Niamh Murray also demonstrated how important covers are for books, showing us examples of book covers that sold 3x more after having their covers reworked, which was a shock to me as I thought it was the story or title that sells a book, personally I am an example of that as I choose books with pretty pictures on cover and images that relate the book to me. We were also told what money to expect in publishing for an illustrator, it was interesting to find out about kill fee’s and learning there is no extra money for any changes that they ask you to make. I also learnt that they really admire illustrators who have their own language of type and can combine that into imagery.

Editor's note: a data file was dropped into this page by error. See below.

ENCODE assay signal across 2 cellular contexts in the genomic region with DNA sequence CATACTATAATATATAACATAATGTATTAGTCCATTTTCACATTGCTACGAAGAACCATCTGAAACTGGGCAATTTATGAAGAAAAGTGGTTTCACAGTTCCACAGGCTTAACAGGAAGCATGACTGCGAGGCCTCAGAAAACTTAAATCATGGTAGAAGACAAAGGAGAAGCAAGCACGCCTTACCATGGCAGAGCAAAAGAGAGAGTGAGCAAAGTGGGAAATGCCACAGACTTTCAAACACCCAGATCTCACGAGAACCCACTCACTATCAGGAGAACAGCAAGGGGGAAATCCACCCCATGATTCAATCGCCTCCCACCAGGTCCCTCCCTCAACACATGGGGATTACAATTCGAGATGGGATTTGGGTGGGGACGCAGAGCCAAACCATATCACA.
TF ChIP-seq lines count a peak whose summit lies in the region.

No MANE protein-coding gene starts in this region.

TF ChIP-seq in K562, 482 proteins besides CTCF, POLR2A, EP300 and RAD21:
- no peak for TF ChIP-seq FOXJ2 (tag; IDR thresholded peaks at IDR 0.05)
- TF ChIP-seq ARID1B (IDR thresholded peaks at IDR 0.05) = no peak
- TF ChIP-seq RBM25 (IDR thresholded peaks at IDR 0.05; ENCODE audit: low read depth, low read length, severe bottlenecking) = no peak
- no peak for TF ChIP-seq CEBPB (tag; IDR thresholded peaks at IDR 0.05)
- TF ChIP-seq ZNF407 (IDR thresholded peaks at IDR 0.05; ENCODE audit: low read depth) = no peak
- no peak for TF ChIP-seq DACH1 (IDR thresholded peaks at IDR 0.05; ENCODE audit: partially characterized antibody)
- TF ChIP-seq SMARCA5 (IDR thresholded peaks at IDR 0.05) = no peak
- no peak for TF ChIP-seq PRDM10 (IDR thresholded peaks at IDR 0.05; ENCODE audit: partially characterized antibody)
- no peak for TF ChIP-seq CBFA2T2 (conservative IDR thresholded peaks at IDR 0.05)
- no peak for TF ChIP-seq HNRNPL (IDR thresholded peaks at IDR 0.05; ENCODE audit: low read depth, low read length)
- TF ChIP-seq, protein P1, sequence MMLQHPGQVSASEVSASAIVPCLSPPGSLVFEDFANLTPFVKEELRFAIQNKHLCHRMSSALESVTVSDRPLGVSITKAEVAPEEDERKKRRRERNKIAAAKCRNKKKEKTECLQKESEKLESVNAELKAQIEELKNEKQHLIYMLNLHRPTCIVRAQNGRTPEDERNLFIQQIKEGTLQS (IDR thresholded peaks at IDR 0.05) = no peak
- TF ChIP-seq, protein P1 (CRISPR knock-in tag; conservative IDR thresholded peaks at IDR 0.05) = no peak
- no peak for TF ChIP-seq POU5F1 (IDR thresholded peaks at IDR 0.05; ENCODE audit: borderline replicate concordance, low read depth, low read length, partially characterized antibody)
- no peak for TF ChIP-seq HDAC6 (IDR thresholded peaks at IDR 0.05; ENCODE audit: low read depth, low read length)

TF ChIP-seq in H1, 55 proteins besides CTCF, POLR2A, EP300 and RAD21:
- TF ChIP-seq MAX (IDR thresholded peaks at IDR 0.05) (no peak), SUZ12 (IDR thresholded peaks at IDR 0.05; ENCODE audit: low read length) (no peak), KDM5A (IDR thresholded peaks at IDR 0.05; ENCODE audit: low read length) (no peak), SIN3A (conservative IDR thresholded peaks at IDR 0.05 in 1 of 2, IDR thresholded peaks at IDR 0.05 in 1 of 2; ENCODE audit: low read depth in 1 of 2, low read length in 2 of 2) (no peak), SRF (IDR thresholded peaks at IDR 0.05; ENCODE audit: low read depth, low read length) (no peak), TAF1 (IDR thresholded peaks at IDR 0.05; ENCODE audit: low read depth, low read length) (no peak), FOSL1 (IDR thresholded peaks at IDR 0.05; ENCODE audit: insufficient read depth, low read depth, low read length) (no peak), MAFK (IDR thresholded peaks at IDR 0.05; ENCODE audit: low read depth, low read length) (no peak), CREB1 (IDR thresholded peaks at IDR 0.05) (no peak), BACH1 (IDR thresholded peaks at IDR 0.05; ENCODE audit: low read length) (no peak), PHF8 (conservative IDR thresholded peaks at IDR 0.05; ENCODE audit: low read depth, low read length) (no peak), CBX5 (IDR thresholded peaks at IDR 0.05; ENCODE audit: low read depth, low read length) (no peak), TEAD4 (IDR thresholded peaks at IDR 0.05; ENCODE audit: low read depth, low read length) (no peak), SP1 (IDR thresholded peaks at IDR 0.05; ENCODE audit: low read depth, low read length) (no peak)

Just as the meeting was finishing the art director, Peter Dyer entered the building and we were lucky enough to each have some of his time to look through our portfolio’s for feedback. During my meeting Peter Dyer looked through my portfolio quite quickly, but I was still appreciative of any time he could spare, he said he liked my style and my hand-made text (which they commission illustrators to do quite a lot), he remarked that my images are positioned well in context because I use a lot of space, I let my images breathe. Peter Dyer commented that my style is suited for a children’s audience and he told me to keep him updated with any images that I produce that I think he might be interested in. From this experience I am now hoping to add more context to my portfolio, hopefully some book covers to demonstrate to prospective agencies how my work could look for them.